Study backs claims of arsenic in juice
NEW YORK (KGO) -- The question of arsenic in apple juice became a battle between TV doctors back in September. Dr. Mehmet Oz came out strong with a warning for parents that the juice was dangerous for kids to drink. ABC's Dr. Richard Besser accused Oz of fear mongering.
Today, new studies are proving one of them right.
"Some of the best-known brands in America have arsenic in their apple juice," Oz said on his show.
Besser, ABC's chief health and medical editor, challenged Oz and his research on Good Morning America. Their exchange was heated and highly publicized.
"This is fear mongering," Besser charged. "It reminds me of yelling 'fire' in a movie theatre. I'm very annoyed about this."
New evidence appears to be backing Oz: Consumer Reports tested apple and grape juice, including some of America's favorite brands. The results show, out of 88 samples, that 10 percent had total arsenic levels greater than the federal standard for drinking water.
Besser blames the FDA for backpedaling on its original statements that made him so adamant that juice was safe.
"They said there was an industry standard," Besser said. "Turns out, there is not. They said the type of arsenic in apple juice was the safe kind. Turns out that it's not. And to reassure the public, they public the results online so we all can look at it."
Besser said eight results that were very high were withheld from that result.
The FDA released a statement on the Consumer Reports testing that read: "A small percentage of samples contain elevated levels of arsenic. In response, the FDA has expanded our surveillance activities and is collecting additional data."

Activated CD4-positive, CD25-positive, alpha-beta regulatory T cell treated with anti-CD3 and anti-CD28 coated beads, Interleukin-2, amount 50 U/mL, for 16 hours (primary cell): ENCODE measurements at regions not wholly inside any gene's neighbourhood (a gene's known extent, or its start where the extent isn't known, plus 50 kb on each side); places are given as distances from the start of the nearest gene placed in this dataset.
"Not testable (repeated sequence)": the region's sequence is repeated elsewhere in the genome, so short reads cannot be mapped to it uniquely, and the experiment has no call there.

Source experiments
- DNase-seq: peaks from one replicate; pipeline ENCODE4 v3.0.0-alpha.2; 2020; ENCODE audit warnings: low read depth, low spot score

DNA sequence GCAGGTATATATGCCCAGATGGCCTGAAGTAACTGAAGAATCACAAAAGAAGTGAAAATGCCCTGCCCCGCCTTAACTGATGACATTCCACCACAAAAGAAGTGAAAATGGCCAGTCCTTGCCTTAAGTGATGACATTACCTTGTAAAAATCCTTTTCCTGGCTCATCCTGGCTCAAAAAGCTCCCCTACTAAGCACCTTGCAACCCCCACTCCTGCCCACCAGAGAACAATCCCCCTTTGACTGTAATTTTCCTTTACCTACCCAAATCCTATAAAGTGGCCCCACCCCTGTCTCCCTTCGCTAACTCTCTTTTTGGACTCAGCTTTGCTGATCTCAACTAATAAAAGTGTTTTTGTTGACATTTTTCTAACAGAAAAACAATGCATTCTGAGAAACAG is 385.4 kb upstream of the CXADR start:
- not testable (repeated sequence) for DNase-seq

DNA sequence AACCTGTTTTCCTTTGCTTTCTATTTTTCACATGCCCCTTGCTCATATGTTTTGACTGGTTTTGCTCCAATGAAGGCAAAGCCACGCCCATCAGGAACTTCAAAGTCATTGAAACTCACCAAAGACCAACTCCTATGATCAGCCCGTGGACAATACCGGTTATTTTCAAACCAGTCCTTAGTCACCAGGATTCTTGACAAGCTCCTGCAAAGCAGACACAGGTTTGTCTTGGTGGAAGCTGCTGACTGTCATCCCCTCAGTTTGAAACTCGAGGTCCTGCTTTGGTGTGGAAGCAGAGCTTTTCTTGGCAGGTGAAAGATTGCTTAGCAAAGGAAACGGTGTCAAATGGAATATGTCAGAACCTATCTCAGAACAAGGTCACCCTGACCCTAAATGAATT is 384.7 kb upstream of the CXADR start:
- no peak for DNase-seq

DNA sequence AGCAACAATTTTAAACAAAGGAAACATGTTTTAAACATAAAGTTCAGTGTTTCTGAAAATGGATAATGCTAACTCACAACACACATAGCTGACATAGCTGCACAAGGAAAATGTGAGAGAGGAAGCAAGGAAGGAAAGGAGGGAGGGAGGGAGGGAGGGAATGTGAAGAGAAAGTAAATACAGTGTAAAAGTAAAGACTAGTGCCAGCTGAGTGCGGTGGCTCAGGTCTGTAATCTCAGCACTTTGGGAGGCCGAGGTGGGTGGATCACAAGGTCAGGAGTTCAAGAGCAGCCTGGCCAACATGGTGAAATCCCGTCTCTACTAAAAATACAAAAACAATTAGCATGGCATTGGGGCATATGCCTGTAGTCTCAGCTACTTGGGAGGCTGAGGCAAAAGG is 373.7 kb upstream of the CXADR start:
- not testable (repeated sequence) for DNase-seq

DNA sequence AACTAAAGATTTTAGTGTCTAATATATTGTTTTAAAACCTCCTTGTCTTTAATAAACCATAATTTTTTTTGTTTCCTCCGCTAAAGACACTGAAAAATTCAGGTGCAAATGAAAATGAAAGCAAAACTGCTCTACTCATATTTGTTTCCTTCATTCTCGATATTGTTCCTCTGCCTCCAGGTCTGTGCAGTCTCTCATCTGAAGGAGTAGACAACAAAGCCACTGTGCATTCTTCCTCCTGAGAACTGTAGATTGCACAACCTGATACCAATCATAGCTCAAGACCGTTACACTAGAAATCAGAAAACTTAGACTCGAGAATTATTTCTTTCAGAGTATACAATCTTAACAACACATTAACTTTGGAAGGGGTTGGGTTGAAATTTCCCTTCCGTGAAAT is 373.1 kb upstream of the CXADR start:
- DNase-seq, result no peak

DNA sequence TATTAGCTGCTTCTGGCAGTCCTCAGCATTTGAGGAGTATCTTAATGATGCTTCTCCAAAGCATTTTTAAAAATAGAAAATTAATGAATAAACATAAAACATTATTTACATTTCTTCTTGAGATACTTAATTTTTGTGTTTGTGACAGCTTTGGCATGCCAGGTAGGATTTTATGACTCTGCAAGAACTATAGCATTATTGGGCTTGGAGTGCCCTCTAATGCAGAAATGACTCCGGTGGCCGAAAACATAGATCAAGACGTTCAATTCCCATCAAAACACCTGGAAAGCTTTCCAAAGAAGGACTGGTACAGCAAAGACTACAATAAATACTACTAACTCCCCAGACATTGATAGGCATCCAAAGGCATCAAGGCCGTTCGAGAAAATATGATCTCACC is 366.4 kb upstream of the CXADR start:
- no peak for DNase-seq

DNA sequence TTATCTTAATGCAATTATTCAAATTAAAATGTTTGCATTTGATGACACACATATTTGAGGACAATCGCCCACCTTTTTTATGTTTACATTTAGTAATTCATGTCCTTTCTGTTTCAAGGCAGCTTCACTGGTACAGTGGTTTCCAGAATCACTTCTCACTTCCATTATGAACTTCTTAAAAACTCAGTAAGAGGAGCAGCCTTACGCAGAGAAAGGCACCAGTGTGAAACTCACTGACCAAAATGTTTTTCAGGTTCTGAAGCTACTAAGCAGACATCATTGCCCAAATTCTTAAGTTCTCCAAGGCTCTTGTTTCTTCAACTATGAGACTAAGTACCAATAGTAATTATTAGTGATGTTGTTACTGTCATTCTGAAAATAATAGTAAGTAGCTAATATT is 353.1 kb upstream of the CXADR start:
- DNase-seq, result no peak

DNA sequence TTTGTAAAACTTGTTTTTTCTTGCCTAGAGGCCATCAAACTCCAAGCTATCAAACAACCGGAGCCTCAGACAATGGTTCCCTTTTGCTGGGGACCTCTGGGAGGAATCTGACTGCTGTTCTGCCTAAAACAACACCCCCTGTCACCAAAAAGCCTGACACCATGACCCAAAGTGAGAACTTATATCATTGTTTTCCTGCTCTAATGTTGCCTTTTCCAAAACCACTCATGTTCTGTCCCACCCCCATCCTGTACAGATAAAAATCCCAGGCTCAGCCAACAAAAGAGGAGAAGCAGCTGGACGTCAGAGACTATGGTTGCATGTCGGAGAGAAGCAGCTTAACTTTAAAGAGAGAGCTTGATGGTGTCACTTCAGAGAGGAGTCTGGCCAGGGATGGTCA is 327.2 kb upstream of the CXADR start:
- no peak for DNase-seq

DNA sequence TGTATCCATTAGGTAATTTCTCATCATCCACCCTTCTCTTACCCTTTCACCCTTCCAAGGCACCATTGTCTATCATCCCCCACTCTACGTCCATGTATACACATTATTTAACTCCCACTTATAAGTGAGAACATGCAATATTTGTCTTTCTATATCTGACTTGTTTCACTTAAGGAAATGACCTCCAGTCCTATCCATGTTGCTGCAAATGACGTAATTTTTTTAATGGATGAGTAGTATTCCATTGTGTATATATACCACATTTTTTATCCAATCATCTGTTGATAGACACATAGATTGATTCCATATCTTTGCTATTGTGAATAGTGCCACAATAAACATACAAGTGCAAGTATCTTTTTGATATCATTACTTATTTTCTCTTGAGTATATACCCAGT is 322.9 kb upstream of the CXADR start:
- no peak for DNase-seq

Consumer Reports also found 25 percent of the juices it tested had lead levels higher than the FDA standard for bottled water. The Juice Products Association says "Juice is not water. To compare the trade levels of arsenic or lead in juice to the regulatory guidelines for drinking water is not appropriate."
Consumer advocates hopes this controversy leads to better guidelines.
"We need to be paying better attention to the results of that process, which his hopefully setting a limit and telling manufacturers of juice to look for these levels and don't exceed the number," said Patty Lovera, the associate director of Food & Water Watch.
In the meantime, Besser's advice to parents is to limit the amount of juice a child drinks anyway, as juice is linked to obesity. Babies under six months old should never drink juice, and no child should drink juice from a bottle.
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